To the right of the switch, there is a single button on the grip side with a red circle in the middle for recording movies. Seems like a dedicated video recording button is now a must-have on all cameras. On the bottom of the switch there is another unlabeled button, which is used as a functional button in the menu. The rotary dial is pretty big and convenient to use, with sides of the dial serving different purposes (such as Display, Timer, etc). While the rotary dial itself is used for navigating the menu settings, it is part of the “Tri-Navi” control system, so it is also used for changing the camera ISO. The last button is used for setting different options within the menu, similar to the one above the rotary dial.
The ability to tilt the LCD up and down is a great bonus on the NEX-7 for photographing subjects at different/difficult angles and is a must-have for videography. Sony did a great job with the tilt screen LCD, considering that it is a high-resolution 920K dot screen and 3″ in size.
Now let’s talk about the size and bulk. While the camera itself is thin and relatively lightweight, it has a rather large mount, which translates to bulky lenses. As I have already pointed out, a larger sensor requires larger lenses, which is a disadvantage of all APS-C mirrorless cameras, including Sony NEX. Aside from the 16mm and 20mm pancakes and the 16-50mm zoom, all other regular lenses like the 24mm f/1.8, 50mm f/1.8 and 18-55mm are big and heavy when compared to the Nikon 1 or Micro Four Thirds lenses. If Sony is to make more zoom lenses in the future, they should seriously consider lens design similar to the 16-50mm, which is pretty small in comparison to other lenses. Otherwise, large lenses defeat the purpose of a compact mirrorless system. Unless you have the pancake or the new 16-50mm lenses mounted, forget about storing the camera in your pockets – it just won’t fit.
Although the Sony NEX-7 is not weather-sealed and offers no dust protection like some of the advanced DSLR cameras, I have used it in very cold temperatures below 10°F and it survived just fine. The camera battery did not last very long in cold weather, but that’s expected, since any battery drains faster in cold temperatures (the Fuji X-series cameras and a number of other mirrorless systems are not weather sealed either). If you shoot in extreme weather and dusty environments, you might want to consider the new Olympus OM-D E-M1, which is fully sealed and will withstand all kinds of abuse.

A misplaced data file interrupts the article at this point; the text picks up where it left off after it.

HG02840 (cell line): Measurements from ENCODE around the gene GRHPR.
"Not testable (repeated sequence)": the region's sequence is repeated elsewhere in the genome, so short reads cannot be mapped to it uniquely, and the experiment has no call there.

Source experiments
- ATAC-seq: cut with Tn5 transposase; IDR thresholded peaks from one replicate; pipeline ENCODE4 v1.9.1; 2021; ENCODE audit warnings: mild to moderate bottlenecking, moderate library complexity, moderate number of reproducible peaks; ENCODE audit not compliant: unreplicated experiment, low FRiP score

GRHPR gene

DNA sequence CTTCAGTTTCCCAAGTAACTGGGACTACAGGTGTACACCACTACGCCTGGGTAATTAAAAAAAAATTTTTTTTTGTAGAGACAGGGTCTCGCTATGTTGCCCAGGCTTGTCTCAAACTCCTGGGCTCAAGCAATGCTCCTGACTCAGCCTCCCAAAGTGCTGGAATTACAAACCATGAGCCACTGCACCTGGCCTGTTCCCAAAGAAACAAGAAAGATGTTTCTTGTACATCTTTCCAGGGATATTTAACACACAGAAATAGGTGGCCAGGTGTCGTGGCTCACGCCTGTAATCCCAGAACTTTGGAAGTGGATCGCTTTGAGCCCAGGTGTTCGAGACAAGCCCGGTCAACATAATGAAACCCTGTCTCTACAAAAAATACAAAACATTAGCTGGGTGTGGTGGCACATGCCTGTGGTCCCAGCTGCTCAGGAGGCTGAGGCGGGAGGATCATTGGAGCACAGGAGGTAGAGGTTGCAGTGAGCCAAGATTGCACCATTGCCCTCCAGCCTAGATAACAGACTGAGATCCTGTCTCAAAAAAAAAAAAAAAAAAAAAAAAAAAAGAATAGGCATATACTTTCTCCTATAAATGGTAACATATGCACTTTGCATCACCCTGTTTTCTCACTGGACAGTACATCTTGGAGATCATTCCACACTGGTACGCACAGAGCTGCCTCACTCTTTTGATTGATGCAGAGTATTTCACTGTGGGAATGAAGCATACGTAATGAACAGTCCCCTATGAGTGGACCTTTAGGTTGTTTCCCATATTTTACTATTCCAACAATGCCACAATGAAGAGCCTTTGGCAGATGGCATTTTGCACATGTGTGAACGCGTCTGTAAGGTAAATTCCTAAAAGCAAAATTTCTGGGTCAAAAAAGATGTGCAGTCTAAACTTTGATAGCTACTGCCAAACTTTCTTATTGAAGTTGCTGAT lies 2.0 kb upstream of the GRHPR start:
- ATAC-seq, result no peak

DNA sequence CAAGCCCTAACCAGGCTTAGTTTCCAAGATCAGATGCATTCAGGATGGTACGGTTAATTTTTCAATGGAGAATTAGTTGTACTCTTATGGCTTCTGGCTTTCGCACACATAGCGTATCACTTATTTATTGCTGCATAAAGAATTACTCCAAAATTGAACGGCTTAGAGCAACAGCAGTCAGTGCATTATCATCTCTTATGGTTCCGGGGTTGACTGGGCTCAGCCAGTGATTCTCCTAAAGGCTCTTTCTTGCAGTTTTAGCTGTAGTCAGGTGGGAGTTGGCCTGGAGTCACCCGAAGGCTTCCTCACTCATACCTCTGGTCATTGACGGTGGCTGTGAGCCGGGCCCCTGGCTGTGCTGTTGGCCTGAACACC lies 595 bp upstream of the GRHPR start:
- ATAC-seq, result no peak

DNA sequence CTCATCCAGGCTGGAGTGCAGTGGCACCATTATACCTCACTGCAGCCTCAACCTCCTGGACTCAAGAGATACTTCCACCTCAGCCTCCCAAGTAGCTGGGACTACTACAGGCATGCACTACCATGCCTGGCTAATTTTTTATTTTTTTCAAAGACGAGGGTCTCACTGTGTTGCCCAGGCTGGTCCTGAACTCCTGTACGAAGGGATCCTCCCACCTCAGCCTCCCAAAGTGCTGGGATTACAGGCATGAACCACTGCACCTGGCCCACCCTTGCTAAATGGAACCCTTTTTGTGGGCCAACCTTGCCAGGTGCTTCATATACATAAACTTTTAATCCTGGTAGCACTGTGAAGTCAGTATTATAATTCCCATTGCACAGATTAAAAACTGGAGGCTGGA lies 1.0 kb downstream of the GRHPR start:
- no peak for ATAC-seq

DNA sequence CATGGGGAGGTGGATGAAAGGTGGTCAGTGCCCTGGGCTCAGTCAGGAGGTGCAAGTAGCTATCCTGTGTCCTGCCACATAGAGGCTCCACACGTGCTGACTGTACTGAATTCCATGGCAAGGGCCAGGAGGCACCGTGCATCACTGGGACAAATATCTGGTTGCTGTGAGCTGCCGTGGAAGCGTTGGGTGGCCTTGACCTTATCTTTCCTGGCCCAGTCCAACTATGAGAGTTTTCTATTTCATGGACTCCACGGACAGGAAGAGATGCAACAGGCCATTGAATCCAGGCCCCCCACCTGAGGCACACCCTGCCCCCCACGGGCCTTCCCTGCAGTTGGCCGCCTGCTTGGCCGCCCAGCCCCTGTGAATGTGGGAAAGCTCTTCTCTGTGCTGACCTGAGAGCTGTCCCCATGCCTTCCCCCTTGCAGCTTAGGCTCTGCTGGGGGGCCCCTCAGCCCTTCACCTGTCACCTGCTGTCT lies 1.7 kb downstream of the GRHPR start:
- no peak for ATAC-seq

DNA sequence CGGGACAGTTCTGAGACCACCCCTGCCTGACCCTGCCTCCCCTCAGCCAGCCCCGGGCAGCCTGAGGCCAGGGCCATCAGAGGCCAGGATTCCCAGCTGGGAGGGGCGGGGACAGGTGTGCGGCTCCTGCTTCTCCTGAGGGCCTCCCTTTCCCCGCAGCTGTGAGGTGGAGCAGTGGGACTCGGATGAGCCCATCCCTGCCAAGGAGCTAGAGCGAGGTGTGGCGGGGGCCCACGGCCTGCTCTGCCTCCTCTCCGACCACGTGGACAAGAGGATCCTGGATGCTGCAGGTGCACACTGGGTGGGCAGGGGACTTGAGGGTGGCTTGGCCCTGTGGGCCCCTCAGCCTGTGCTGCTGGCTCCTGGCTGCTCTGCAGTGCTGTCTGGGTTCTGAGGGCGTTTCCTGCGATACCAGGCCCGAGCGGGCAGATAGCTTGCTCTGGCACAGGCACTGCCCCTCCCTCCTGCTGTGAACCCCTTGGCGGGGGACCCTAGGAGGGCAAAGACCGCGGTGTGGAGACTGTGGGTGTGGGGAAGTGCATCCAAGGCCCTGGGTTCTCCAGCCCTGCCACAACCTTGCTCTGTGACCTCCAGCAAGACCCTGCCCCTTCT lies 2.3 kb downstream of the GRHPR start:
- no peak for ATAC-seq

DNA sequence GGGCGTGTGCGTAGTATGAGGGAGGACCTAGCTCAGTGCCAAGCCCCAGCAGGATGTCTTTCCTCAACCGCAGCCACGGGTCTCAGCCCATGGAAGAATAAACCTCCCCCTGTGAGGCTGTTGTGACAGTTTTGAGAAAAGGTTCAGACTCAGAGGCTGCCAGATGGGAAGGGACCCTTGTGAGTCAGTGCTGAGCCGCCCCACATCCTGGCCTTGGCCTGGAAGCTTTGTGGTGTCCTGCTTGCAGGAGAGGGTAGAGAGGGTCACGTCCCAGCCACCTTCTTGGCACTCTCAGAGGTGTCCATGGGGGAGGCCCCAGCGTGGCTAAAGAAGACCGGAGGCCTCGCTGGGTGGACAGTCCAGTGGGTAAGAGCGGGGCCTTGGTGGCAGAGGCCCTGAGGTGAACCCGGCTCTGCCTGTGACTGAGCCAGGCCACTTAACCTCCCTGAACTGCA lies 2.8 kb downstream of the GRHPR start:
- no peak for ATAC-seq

4) Camera Menu System
While most of the settings can be adjusted easily through function buttons and rotary dials, you will be visiting the camera menu quite often to change your shooting mode and adjusting other important settings. The camera menu is organized by large descriptive icons and you can navigate through them by rotating the dial on the back of the camera. The first “Shoot Mode” menu is used for changing the camera mode. The “Camera” menu contains many options, including Drive Mode (single, continuous, bracket, etc), Flash Mode, Autofocus Area and Face Detection / Registration. The “Image Size” menu is for picking Image Size and Quality, Panorama Size and Direction, Movie Format, Aspect Ratio, etc. The “Brightness/Color” menu contains White Balance, Metering Mode, HDR, ISO, et (not sure why Sony decided to stick “ISO” into “Brightness/Color”, because it really should be under “Camera” menu instead). The “Playback” menu is for configuring image playback for viewing images on the LCD. Lastly, “Setup” contains important camera setup options, such as Noise Reduction, Lens Compensation, in addition to “Peaking Level” and “Peaking Color” – two very useful functions for shooting with manual focus lenses. While using the camera menu can sometimes be slightly laggy, I found it quite easy to use overall.
5) Features and Responsiveness
The Sony NEX-7 has a rich set of in-camera features that can be useful for everyday photography. The “Lens Compensation” feature found in the “Setup” menu allows fixing len-specific issues like vignetting, chromatic aberration and distortion. Obviously, the amount of lens correction depends on each lens, so Sony included current lens profiles in its camera firmware. New lenses that come out in the future will also be supported via firmware upgrades.
Aside from a boatload of Photo Creativity Modes and Picture Effects, the Sony NEX-7 also has a neat “Sweep Panorama” mode, which is used for shooting panoramas. While I personally prefer to manually stitch my panoramas, since I can get a lot more resolution by doing that (see my panoramic photography howto), the built-in panorama feature is a great way to get a quick stitched panorama in JPEG mode. Here are a couple of examples of how the camera can shoot and stitch panoramas (taken with the NEX-5R, which has exactly the same Panorama mode as all other NEX series cameras):